The Tao Of Green

© William Douglas Horden. (The term "Green" has different connotations in different countries. In this article the term 'Green' does not refer to any political party or political ideology but rather to natural conservation for humanity's survival.)

Because there is simply no alternative to a fully-green lifeway for humanity, the issue at hand is not if but when. And because humanity’s very survival will hinge precisely upon just such a self-sustaining lifeway, green will eventually emerge as an over-arching philosophy rooted in a collective ethics that recognizes — and embraces — the dynamic unity of this living system we call Earth.

Such a philosophy has been articulated in times past. It recognized the patterns of human short-sightedness and rationalization. It offered a simple solution to what we can see now are the predictable crises of environmental degradation and governmental ineptness. I refer to the ancient philosophy of Taoism, which, it seems to me, offers a coherent and meaningful foundation upon which the emerging global society can build a collective future in which all enjoy peace and prospering.

Take the quote from the closing lines of the Tao Te Ching, as an example. It is difficult to imagine a simpler and more direct way to address human nature –

The wise do not accumulate.
The more they work for other people, the more they gain.
The more they share with other people, the more they receive.
The Tao followed by heaven is to do good and not to harm.
The Tao followed by the wise is to work and not to claim credit.

It is the point of philosophy, after all, to arrive at wisdom and not mere intellectual knowledge. So ancient texts like the Tao Te Ching were intended as teaching tools in which their authors poured out the results of their investigations into the subtleties of human nature and its relationship to the world. As teaching tools, their authors generally assumed the that the readers’ rationalizing and justifying mind was in full force and so presented their ideas in ways that directly confront or bypass the merely argumentative mind.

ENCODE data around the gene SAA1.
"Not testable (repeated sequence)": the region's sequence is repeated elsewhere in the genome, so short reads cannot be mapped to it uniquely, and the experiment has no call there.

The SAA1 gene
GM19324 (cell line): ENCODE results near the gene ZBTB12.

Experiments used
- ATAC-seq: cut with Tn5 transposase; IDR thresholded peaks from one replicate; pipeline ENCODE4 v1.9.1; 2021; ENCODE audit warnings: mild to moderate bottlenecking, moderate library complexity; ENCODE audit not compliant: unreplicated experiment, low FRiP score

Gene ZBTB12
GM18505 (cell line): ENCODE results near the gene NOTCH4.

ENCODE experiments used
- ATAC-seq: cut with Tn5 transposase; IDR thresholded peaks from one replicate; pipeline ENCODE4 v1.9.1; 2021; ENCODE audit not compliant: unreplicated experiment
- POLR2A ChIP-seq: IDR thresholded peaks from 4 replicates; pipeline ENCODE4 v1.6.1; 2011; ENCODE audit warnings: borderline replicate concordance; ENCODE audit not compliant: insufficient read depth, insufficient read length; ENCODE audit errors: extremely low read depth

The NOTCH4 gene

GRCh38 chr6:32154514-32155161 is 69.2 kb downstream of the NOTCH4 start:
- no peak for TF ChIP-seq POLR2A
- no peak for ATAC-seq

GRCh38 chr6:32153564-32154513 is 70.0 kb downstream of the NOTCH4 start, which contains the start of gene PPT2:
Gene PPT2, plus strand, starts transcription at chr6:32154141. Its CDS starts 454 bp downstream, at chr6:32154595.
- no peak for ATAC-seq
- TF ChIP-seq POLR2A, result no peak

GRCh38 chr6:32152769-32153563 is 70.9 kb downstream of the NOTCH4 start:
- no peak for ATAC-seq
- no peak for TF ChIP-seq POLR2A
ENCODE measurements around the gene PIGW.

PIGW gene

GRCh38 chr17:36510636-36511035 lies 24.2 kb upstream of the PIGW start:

So, The wise do not accumulate: Directly confronting the socialized mind that justifies self-interest and greed, the text establishes a fixed criterion for ethical behavior. Those who understand how things really are, those who are wise, simply do not accumulate: work it around any way you want, come at from any angle, argue it forever, it doesn’t change the fact that it is not in the interest of the whole for the individual to place his wants ahead of others’ needs. This, indeed, establishes a baseline for the ethical philosophy of the emerging world culture: in a world of peers, none is more entitled than another. Those who accumulate are not wise and therefore are arrogant because they place their wants ahead of others’ needs. This lack of insight demonstrates a profound lack of compassion for one’s fellow human beings and alienates one from the human family.

The wise do not accumulate, furthermore, because if everyone accumulates, the stress placed on natural resources is unsustainable. There has to be something more important than accumulating — something more meaningful, something more rewarding. This something is intimacy: it is an ethics of relationship, of refined sensitivity to the needs of human nature and nature itself. The wise do not accumulate, after all, because accumulation is empty and meaningless in the long run. Meaningful experiences, however, based on a sense of communion with one’s fellow human beings and, just as importantly, with nature, provide a ground of shared intimacy that directly addresses the real needs of human nature: happiness and a sense of belonging.